copies of the kernel of M.  Except for obvious symmetry, there are no two points x and y in W that have the same area. (This conjecture seems obviously probable, but I have not the slightest idea how to prove something like that.)

To each w in W we can associate the
tip
t(w) as the limit of the iterative sequence starting from w and applying the function that to w in W associates its unique successor of rank 1. The tips of w is the set T(w) mapping t to SS(w). For each x in U(w)\K(w), there is a unique y in T(w) such that y<x. t(0)=1.401155189...  For each tip t(w) there is a top point tt(w) such that there is a stream between t(w) and tt(w) of empty branching pattern (see below). tt(0)=2.
 A stream between two points a and b of branching pattern BP, is a continuous path between those points, made of copies K(w) of M reached in their singularity w, and of branching points with branching factors according to the pattern. We can recursively enumate the copies of M and branching points along such a stream, using a dichotomy process: if there is a stream between a and b, then there is point g(a,b) in PW whose K that has the greatest area of all (in the improbable case, that we conjectured never happened, that there are many of the same size, then there are finitely many so and we pick the first along the line); and we can iterate the process, with a stream from a to g(a,b) and from tt(g(a,b) to b. Actually, for the sake of univocal recursive enumeration, we must interleave the use of g with the finding of the branching point of greatest interest according to each of the ranks in BP, with the interest of a branching point being the least of the total areas of the connected components beyond the point. Any point in W or any branching point along the stream can be found in a finite number of such dichotomic operations of considering the greatest copy within an interval.

For each v and w in W such that BS(w) is h::BS(v),
there is a diffeomorphism f that maps U(v) into U(w), v into w,
and such that at each top point m in U(v) of stream of branching pattern BS(v),
then f(m) is in L and has branching factor of h,
with outgoing branches each having a branching pattern BS(w).
This process can be used to recursively enumerate
branches of increasing complexity
that grow madly at each
extremity
of a copy of M, depending on the nontrivial ranks chosen along the path to the copy.  All elements of L can be enumerated by recursively applying one of the above constructions, and that this faithfully describes the branching topology of M. [Update: compare to the R2 notation]
 The branching structure BS(l) somehow also describes the branching structure of Julia sets around l.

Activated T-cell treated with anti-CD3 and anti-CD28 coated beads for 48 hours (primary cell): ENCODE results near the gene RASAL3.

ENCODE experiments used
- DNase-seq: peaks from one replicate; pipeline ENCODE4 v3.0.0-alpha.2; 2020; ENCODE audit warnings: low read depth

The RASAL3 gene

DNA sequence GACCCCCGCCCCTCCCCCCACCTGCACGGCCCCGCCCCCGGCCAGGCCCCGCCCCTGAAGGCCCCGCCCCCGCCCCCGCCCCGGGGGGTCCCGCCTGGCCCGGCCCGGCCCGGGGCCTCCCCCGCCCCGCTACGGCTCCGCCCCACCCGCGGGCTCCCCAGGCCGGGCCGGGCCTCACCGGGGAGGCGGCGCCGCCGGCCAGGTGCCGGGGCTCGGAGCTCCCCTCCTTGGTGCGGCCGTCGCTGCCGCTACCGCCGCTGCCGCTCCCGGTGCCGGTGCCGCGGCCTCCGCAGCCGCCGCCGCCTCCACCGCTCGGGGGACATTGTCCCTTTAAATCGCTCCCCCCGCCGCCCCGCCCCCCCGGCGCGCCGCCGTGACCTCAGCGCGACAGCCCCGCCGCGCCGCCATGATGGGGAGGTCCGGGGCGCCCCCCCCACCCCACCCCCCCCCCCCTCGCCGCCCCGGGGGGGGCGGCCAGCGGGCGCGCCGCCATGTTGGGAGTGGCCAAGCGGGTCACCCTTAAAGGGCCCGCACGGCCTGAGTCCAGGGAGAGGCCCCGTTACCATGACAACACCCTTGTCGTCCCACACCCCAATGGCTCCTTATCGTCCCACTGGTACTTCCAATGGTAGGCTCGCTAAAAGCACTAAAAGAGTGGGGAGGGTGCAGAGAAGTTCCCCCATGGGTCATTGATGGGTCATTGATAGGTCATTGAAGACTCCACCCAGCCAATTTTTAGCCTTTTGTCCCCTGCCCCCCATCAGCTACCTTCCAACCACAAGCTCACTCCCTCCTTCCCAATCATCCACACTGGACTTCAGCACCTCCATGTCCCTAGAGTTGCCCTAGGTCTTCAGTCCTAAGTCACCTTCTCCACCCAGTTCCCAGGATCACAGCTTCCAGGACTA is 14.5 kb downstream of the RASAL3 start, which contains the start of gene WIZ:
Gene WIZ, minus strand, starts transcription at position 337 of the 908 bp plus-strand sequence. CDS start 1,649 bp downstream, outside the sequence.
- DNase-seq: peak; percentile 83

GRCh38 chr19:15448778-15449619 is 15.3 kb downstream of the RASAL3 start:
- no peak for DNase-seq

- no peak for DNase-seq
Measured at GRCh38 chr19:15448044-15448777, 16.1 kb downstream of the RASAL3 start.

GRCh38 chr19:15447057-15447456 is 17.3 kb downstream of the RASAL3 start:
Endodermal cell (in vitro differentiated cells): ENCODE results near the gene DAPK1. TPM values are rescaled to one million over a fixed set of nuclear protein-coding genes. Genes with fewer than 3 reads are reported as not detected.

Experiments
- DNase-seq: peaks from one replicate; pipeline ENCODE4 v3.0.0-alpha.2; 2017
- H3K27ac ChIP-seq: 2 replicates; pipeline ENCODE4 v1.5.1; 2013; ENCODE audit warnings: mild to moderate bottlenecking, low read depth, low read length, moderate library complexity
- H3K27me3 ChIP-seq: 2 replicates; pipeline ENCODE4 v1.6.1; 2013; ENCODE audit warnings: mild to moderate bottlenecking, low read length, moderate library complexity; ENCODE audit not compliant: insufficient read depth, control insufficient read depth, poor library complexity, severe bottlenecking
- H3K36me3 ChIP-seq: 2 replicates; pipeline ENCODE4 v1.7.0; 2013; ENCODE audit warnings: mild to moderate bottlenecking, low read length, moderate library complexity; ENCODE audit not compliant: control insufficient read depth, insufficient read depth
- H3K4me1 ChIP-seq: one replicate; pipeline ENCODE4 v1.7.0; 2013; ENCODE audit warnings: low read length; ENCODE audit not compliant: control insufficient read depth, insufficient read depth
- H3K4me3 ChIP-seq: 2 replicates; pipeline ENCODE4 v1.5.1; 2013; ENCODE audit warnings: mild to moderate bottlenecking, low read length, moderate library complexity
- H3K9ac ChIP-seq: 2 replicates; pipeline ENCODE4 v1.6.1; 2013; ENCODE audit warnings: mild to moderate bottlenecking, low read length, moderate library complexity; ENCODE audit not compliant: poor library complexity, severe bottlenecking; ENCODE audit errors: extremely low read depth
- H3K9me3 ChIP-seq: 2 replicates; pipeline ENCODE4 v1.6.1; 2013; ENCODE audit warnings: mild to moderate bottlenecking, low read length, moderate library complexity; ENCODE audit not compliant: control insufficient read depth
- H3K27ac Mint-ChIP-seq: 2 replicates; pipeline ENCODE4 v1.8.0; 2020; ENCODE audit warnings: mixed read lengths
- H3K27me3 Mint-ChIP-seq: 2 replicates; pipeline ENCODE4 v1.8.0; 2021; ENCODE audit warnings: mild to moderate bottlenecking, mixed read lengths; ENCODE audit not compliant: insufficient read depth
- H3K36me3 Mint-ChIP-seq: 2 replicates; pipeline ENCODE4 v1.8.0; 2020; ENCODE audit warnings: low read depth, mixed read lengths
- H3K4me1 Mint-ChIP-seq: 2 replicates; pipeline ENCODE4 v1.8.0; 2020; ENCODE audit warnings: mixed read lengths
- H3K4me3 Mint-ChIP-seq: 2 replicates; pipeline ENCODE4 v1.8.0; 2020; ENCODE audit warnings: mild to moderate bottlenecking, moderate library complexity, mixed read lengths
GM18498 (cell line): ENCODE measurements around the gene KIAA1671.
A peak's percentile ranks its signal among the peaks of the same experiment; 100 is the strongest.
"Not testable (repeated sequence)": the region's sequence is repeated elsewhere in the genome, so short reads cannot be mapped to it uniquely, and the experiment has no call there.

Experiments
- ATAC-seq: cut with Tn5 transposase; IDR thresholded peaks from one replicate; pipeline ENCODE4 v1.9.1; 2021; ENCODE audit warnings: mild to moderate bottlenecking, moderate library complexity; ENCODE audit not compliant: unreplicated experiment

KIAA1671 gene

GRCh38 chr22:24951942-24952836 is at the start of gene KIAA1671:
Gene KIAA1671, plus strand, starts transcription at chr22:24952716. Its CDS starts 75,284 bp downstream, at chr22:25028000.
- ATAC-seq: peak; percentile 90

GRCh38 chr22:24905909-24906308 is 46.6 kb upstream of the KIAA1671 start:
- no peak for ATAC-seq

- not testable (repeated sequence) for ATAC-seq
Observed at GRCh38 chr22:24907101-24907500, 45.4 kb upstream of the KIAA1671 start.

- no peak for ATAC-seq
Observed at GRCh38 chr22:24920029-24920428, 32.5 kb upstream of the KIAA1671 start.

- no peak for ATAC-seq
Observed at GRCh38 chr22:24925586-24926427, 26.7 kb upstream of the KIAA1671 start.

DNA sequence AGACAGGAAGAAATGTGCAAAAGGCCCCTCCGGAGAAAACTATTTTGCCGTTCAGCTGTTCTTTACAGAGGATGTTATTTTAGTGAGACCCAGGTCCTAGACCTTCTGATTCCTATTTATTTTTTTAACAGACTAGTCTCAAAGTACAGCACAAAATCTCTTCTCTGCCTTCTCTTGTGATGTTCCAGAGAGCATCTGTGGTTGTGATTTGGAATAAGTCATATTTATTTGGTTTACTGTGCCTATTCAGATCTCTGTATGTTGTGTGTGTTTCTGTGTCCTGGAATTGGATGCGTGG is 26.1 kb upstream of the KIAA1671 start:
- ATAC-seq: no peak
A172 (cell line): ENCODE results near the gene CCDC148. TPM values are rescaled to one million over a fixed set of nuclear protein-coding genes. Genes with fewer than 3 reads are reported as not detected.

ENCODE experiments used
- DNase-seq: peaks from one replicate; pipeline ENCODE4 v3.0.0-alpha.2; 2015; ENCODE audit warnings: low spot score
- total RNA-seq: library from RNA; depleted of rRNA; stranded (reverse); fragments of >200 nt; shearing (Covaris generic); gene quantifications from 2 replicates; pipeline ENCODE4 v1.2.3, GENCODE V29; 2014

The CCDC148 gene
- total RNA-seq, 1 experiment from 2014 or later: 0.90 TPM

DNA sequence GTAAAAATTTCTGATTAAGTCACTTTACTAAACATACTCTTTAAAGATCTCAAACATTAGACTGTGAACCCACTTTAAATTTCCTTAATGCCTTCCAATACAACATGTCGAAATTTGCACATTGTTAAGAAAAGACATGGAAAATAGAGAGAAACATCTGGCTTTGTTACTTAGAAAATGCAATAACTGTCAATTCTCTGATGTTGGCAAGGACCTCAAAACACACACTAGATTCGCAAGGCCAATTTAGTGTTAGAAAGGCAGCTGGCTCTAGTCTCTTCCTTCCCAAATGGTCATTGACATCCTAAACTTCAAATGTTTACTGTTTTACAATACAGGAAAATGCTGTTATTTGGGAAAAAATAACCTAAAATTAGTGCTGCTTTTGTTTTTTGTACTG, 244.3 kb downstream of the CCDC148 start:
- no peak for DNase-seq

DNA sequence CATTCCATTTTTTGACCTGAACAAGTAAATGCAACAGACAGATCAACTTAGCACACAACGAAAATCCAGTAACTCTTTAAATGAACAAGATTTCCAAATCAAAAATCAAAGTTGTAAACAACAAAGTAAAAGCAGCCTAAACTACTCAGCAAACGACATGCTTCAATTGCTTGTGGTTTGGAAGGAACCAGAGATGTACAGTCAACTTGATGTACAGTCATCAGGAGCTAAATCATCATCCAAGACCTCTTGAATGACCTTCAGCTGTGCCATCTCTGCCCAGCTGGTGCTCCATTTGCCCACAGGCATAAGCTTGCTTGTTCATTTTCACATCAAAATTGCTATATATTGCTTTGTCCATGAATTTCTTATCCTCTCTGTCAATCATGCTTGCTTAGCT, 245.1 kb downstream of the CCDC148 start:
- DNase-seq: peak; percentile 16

Problem is, when the product of the numbers in the branching pattern of a stream is larger than 10 or so, the branching pattern is soon beyond human visualization.
 Elements of M\L are the deadends, maximal elements for <=. By the way we constructed <=, elements in O are deadends. We could have had it differently on O by using the preorder structure on M that matches <= on W but equates elements of C(w) for each w (that we can systematically represent by the successor of rank one of w): instead of AP(x,y,z), use EP(x,y,z) that holds when there is an injective continuous path (function of [0,1] to M) from x to z that contains y, which is not x or z.
 Except for the stream from t(0) to tt(0), streams do not follow differentiable paths, and paths between two points outside of a same K(w) are of infinite length. Still, we can define the distance between two points x and y as the total area of U(z)\U(x)\U(y) where z is the lower bound of {x,y}. It would be interesting to compare this distance to the usual distance in the complex plane, and to see how fast the area of U(w) decreases as BS(w) grows.
 There must be some nottooinefficient algorithm to compute exactly the Hausdorff dimension of B. [Update: it was proven to be 2]
 What would be interesting would be a way to trace the shortest path between two points, and/or to enumerate the points of the smallest enumerative index in a given area, particularly in copies of M that are surrounded by lots of paths and patterns that seem to radiate out of it, so as to understand where these paths all come from. We conjecture that this is feasible, and that most of the things that radiate.
 It seems to me that often (always?), the radiating patterns are paths that are forked before (or once, after) the copy was reached  otherwise their branching pattern would be quite different; and indeed, when the branching is different, this can be seen, the most obvious difference always being that with lowest branching factor, i.e. 2, which provides for a lot of kidneys  just zoom around the small copies of M that approach the singularity of a bigger copy of M along a stream.
This is it. That's what I've conjectured while watching the Mandelbrot set. So, which of these are already conjectured, proved, disproved, maybe in corrected variants?
Update: since I (obviously) got a net connection after I wrote this article, I added a few web links.